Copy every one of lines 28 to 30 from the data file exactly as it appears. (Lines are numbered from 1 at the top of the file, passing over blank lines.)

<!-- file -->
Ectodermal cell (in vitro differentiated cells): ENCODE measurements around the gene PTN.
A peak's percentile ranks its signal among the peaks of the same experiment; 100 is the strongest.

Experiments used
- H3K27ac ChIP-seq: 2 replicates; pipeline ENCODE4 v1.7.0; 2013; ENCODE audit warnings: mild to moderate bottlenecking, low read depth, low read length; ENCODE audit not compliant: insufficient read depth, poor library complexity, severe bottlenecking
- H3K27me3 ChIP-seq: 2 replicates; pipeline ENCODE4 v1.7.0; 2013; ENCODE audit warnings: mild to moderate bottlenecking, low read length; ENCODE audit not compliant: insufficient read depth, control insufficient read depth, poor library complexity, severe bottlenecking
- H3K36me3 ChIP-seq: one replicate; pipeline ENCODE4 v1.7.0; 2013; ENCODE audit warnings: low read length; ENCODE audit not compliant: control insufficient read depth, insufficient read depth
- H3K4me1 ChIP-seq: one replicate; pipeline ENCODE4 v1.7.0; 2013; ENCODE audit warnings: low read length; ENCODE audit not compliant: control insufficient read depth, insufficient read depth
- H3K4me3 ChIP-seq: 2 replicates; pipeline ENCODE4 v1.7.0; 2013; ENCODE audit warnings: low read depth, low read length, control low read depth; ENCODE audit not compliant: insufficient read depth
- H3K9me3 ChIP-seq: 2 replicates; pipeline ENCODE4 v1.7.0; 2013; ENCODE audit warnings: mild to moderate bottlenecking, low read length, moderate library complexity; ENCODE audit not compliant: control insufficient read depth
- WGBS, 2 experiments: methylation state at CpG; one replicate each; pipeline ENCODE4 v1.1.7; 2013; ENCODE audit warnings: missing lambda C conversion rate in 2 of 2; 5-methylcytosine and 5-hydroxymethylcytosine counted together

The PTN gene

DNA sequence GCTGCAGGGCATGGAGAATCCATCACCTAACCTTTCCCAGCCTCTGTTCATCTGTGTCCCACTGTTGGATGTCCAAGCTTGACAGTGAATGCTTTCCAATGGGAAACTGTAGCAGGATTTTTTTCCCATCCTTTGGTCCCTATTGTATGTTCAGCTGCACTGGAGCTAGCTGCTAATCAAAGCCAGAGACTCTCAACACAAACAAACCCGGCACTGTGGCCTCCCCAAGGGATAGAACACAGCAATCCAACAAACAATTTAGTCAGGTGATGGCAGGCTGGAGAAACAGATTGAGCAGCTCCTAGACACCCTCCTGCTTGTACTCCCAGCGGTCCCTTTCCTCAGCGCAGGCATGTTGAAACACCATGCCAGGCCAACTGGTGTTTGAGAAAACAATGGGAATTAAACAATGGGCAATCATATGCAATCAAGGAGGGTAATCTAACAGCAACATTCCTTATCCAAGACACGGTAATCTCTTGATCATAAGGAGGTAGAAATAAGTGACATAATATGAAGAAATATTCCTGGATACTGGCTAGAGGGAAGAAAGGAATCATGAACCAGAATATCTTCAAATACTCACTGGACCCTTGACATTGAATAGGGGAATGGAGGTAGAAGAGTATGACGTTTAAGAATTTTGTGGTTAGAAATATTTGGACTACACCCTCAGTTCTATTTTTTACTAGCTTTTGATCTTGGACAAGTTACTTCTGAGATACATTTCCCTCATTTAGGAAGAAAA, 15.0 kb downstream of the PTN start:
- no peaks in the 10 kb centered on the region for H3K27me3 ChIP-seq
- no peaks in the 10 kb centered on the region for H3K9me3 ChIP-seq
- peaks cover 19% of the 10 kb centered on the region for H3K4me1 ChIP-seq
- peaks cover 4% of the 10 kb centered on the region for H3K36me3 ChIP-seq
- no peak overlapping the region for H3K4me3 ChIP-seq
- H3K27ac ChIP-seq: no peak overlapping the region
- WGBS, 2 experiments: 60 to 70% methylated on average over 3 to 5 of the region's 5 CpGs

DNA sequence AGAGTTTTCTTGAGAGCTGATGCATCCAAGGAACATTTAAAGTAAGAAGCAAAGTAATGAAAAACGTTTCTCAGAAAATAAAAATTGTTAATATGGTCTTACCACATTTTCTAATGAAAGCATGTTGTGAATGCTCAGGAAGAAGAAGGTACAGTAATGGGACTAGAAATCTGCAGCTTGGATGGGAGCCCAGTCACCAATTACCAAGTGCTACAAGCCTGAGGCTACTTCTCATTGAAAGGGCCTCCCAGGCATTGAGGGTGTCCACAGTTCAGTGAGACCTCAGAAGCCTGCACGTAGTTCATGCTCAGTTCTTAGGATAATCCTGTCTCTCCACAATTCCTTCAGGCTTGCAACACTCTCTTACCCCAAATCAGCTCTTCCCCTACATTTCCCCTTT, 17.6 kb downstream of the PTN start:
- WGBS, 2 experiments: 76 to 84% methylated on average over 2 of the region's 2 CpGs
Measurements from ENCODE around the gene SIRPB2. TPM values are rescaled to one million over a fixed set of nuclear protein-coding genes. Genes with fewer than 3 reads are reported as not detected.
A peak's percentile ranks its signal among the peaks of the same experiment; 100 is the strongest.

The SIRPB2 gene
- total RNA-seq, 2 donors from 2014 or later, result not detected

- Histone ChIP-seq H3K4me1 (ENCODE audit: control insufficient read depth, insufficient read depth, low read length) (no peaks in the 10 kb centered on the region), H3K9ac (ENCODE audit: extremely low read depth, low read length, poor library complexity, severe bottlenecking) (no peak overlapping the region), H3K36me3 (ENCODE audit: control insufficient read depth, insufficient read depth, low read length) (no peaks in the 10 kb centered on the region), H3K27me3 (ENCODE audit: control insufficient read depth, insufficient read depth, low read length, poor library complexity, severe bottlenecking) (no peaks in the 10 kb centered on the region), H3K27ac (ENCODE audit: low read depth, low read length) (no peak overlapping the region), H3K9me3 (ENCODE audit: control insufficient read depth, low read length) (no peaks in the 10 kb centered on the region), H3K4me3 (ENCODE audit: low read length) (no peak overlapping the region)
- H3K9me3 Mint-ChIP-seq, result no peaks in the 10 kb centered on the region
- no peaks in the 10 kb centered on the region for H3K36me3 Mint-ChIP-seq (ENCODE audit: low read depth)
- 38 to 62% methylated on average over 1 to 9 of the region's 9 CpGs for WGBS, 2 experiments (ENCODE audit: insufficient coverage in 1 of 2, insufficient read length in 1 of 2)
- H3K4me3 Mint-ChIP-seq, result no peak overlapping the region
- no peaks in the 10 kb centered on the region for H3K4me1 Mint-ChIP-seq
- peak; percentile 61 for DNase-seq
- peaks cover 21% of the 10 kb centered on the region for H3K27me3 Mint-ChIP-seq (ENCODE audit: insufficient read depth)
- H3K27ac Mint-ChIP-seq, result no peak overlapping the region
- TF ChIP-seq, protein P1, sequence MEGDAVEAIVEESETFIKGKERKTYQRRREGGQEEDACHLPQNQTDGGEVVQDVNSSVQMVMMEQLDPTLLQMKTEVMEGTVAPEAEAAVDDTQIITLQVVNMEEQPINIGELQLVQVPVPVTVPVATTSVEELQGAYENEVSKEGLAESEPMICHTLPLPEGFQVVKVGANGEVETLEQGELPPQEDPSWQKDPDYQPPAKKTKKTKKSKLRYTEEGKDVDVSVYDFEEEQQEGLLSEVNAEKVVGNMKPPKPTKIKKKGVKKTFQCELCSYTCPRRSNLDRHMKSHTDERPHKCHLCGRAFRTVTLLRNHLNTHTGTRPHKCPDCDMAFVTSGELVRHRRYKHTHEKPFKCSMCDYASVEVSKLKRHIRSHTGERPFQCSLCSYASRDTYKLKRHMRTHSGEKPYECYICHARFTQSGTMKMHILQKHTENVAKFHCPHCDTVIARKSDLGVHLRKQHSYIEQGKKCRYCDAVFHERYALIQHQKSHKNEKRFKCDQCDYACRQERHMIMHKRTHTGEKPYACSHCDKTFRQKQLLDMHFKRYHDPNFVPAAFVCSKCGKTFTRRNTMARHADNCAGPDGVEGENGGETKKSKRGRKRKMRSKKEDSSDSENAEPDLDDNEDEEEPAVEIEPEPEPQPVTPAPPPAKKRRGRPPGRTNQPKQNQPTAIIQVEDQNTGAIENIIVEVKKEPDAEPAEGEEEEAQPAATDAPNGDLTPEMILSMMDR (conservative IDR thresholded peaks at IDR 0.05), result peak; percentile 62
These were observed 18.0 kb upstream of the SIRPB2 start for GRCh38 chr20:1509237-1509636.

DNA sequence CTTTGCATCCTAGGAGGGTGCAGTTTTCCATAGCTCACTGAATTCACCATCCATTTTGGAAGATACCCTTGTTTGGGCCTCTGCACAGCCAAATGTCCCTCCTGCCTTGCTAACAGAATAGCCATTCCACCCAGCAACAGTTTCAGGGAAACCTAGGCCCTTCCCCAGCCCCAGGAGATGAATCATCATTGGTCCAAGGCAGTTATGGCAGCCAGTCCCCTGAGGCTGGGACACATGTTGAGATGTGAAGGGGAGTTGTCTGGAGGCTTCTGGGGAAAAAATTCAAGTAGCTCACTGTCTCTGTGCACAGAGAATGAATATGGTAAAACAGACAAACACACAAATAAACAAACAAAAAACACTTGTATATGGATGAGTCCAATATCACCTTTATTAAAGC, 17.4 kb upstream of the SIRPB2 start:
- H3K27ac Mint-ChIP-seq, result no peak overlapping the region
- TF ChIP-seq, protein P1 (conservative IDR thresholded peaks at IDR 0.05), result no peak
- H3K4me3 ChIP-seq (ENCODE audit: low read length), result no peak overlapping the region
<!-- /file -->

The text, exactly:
- no peaks in the 10 kb centered on the region for H3K36me3 Mint-ChIP-seq (ENCODE audit: low read depth)
- 38 to 62% methylated on average over 1 to 9 of the region's 9 CpGs for WGBS, 2 experiments (ENCODE audit: insufficient coverage in 1 of 2, insufficient read length in 1 of 2)
- H3K4me3 Mint-ChIP-seq, result no peak overlapping the region